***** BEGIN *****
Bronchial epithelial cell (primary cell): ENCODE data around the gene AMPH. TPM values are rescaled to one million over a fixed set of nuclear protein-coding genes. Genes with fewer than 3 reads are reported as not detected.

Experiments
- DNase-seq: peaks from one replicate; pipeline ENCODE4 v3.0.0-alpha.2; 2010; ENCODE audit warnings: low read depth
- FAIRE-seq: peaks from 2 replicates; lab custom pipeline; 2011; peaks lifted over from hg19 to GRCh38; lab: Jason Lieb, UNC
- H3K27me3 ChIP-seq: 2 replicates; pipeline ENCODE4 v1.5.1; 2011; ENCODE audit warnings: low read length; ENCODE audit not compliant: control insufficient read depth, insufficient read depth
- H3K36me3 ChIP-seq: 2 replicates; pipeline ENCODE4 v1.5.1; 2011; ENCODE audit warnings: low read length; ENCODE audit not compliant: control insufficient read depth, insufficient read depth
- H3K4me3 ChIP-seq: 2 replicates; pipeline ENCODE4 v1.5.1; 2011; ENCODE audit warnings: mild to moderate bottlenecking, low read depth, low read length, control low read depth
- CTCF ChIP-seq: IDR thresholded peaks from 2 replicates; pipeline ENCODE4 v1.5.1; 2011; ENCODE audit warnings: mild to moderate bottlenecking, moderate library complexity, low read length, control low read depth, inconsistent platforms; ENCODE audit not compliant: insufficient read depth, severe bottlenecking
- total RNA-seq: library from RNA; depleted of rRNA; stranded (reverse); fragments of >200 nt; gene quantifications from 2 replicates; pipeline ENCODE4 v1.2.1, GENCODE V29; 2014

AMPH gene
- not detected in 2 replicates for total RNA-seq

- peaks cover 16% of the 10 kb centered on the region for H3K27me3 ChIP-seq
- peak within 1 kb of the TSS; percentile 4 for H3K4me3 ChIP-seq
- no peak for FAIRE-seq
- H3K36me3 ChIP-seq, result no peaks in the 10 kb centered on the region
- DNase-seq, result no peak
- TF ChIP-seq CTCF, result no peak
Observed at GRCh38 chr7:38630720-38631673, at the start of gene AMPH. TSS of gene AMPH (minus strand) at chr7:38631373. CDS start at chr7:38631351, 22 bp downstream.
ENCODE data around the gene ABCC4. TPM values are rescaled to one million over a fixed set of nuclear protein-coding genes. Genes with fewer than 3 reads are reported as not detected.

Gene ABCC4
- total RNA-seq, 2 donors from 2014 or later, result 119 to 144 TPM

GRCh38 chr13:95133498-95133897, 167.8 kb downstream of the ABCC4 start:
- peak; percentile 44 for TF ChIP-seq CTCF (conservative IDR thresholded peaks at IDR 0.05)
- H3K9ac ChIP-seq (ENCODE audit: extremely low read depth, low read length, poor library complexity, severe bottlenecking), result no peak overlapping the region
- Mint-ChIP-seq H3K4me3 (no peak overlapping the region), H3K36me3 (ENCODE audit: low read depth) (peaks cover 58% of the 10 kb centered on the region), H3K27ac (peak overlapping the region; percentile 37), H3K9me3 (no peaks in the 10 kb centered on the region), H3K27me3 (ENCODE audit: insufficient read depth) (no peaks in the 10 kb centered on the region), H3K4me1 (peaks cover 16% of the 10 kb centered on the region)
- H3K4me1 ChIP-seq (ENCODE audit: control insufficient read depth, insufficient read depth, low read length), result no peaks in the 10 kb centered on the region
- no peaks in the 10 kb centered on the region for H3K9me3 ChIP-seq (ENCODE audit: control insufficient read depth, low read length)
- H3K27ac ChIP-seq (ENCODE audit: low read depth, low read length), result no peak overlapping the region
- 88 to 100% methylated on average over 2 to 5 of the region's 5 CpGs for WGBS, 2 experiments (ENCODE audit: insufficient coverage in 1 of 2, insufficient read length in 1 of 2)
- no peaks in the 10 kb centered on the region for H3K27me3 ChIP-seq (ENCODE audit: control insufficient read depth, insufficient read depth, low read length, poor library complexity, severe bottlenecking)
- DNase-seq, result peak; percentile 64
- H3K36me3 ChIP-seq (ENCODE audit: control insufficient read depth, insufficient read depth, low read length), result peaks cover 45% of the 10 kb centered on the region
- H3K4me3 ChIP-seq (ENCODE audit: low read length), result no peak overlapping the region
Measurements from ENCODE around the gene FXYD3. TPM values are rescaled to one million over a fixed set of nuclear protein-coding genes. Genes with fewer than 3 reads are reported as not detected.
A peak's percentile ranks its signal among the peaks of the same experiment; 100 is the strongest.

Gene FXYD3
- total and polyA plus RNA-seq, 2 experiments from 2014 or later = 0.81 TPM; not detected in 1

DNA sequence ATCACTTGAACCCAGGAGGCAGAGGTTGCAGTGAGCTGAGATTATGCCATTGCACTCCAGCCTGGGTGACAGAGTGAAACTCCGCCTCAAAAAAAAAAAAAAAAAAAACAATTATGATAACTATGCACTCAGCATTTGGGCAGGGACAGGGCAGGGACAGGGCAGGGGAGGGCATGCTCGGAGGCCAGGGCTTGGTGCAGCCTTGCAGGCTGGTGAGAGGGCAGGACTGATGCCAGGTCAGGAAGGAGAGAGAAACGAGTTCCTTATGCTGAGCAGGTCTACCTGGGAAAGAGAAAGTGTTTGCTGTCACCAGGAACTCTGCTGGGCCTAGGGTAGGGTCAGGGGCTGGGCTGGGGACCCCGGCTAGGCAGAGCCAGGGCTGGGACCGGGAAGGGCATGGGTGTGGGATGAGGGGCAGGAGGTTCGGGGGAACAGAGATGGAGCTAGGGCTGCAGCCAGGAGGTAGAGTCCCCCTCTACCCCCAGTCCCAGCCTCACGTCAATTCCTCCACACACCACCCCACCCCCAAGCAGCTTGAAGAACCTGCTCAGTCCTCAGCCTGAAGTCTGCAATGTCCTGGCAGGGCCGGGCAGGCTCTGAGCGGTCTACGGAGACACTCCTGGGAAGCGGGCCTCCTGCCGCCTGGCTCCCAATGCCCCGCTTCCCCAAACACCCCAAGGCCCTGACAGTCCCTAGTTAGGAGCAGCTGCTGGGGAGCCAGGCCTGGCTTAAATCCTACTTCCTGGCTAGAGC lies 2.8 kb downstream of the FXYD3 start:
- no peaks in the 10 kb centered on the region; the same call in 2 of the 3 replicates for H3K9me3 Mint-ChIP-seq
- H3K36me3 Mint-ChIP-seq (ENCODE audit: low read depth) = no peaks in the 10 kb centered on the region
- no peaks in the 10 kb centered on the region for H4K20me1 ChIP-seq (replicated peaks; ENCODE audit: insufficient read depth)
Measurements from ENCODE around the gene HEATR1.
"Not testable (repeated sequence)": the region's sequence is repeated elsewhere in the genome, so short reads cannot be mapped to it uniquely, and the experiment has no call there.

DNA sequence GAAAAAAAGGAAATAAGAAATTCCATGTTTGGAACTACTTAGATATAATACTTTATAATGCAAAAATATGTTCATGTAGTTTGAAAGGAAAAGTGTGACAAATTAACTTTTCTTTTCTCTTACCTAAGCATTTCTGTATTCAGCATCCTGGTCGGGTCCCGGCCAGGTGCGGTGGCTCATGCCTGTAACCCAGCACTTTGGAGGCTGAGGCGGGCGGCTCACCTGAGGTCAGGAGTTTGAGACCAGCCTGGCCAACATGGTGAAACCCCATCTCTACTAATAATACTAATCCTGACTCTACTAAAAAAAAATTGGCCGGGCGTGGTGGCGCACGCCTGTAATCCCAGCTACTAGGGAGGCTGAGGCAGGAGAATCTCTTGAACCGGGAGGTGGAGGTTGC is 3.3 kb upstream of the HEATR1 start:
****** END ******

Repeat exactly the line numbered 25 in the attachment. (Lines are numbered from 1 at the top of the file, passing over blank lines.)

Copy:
- Mint-ChIP-seq H3K4me3 (no peak overlapping the region), H3K36me3 (ENCODE audit: low read depth) (peaks cover 58% of the 10 kb centered on the region), H3K27ac (peak overlapping the region; percentile 37), H3K9me3 (no peaks in the 10 kb centered on the region), H3K27me3 (ENCODE audit: insufficient read depth) (no peaks in the 10 kb centered on the region), H3K4me1 (peaks cover 16% of the 10 kb centered on the region)